From the age of ten years, she assisted much in caring for children in the home, and, at fourteen assisted her mother in teaching reading, writing and spelling in a school for girls.
She married George Taft Benson on 20 Dec 1867, and the became the parents of 13 children. Louisa was called to be secretary of the first Relief Society organized in Cache County, and later, first counselor to the Relief Society President there.
In 1884, the George Taft Bensons moved from Logan to a farm in Whitney, Idaho, where they lived in a log cabin, and there were no trees or flowers, so Louisa planted some.
In 1888, Louisa was chosen to be president of the Whitney Ward Relief Society. She also was a nurse, delivering babies and was never too weary to help those in need. In 1895 she was made Stake President of the Primary.
In 1897 Louisa was called to visit Baker City, Oregon. As the train neared Glenns Ferry, Idaho, a terrible wreck occurred when the train was thrown down a thirty foot embankment at night. Something whispered to her to sit still and hold to the arms of the seat. The car rolled over three times. Every passenger on the train was injured except Louisa. She was able to bind up the wounds of the injured and make them comfortable.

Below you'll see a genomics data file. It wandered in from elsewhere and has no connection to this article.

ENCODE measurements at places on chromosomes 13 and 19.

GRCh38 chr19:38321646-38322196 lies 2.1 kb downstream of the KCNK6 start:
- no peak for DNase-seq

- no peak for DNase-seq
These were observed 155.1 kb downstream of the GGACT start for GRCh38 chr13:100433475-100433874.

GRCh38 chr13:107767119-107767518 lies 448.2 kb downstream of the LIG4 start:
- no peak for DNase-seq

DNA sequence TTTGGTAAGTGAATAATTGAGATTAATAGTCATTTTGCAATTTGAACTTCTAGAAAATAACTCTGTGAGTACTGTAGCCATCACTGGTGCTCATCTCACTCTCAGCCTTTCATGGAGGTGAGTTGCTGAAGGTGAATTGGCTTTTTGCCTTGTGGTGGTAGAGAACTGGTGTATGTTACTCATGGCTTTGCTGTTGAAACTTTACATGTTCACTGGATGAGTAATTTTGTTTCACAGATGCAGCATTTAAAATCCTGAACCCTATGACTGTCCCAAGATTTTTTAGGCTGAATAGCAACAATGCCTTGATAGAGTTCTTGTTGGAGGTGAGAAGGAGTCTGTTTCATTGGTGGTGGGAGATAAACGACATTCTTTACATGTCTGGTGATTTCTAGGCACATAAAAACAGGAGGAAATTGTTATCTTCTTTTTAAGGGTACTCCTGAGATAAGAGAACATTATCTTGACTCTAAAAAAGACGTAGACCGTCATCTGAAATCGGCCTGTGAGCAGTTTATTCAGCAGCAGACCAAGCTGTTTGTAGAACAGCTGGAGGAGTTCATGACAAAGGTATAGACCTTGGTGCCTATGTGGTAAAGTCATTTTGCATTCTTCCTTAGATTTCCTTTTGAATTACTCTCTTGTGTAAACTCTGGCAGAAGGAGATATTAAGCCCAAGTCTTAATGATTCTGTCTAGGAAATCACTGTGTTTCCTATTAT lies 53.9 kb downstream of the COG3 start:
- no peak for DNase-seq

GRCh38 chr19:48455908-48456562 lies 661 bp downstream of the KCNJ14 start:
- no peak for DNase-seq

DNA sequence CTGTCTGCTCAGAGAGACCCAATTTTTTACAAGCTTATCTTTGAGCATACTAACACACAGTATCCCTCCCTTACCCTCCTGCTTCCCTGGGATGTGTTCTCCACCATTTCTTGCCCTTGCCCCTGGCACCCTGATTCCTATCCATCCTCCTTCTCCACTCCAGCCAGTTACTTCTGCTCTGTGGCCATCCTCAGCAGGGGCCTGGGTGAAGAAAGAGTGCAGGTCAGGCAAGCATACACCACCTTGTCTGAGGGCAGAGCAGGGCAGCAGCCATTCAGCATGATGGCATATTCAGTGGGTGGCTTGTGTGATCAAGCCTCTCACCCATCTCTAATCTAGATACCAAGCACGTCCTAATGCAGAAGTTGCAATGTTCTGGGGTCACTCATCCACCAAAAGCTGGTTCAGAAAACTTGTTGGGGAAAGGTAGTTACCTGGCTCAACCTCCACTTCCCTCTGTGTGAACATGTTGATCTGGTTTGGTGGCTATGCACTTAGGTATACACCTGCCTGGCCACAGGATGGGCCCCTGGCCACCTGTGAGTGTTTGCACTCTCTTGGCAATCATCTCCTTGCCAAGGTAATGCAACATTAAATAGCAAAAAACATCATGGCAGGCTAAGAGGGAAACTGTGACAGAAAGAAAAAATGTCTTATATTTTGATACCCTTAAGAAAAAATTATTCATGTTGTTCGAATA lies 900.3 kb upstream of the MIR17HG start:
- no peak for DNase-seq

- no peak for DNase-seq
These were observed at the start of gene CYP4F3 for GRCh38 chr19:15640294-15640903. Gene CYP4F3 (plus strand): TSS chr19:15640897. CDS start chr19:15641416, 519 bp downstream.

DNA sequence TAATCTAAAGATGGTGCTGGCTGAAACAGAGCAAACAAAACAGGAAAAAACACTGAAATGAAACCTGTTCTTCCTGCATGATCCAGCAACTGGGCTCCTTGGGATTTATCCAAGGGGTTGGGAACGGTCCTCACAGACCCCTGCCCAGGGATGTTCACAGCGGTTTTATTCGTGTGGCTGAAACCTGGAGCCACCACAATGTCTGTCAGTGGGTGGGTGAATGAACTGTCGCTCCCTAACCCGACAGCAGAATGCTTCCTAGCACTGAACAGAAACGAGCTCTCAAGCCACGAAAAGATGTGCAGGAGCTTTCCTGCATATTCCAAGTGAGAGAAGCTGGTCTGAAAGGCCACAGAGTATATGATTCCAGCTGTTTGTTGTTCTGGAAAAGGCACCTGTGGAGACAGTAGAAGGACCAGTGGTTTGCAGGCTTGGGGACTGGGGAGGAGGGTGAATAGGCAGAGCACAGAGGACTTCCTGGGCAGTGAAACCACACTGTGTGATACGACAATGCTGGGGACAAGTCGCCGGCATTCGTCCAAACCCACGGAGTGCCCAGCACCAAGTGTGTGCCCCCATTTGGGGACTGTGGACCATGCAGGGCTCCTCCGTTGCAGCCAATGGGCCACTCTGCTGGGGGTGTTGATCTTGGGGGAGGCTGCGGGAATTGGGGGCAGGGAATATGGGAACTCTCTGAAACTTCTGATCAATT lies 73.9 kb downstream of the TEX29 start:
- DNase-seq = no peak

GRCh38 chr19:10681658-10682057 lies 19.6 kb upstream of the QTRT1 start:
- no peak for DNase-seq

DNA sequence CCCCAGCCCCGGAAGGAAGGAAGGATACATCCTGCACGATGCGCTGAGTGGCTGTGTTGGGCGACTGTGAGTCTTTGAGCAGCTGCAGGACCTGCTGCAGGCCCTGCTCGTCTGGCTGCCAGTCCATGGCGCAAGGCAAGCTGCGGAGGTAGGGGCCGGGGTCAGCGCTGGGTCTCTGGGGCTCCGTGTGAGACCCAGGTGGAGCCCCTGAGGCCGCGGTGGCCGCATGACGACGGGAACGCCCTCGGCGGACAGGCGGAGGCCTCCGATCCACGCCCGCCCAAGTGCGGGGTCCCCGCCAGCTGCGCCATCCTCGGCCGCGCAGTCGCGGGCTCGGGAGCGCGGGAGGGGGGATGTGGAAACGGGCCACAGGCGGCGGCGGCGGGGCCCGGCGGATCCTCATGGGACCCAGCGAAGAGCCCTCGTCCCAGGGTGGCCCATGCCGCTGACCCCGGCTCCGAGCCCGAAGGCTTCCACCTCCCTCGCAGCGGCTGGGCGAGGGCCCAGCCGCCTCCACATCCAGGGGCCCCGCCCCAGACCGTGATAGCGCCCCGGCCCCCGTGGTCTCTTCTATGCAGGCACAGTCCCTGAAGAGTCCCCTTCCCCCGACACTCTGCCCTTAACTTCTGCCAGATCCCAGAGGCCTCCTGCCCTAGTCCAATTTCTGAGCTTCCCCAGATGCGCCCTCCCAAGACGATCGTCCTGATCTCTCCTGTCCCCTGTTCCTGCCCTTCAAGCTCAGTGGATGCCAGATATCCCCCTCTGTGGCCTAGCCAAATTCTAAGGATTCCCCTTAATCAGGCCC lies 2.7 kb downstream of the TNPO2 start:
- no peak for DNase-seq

Florence A. Benson born 17 Sept 1851 in Salt Lake City, Utah, was the second child and only daughter of Ezra T. Benson & Adeline Brooks Andrus Benson. This little girl lived only until 24 Dec 1852 and was buried on Christmas day, 25 Dec 1852 in Salt Lake City.
Frank Andrus Benson was a successful farmer and church worker. He was the third child, and second son of Ezra T. Benson & Adeline Brooks Andrus Benson. He was born 16 Oct 1853 in Salt Lake City, Utah.
Frank Andrus Benson was President of the first M..I.A. in Logan, Utah, and president of Home Missionary organization of Stake and Ward Teachers. He also fulfilled a mission to the Southern States. He and his companion, F.M.. Cowley, had an appointment at a school house to hold a meeting, but, when they arrived, they found a Methodist Minister was holding a service for the congregation. Not to be outdone, the two Mormon Missionaries made board seats under a tree and began singing, “High on a Mountain Top.” The congregation, a few at a time came out of the school building and assembled on the board seats under the tree. However, after this meeting was over a group of Anti Mormons tarred and feathered the tree, indicating just what would happen to the Mormon Elders if they continued to preach there. Sometime later, lightening struck the tree and shattered it to bits. Cowley and Frank Andrus Benson accepted this as a sign they were being watched over.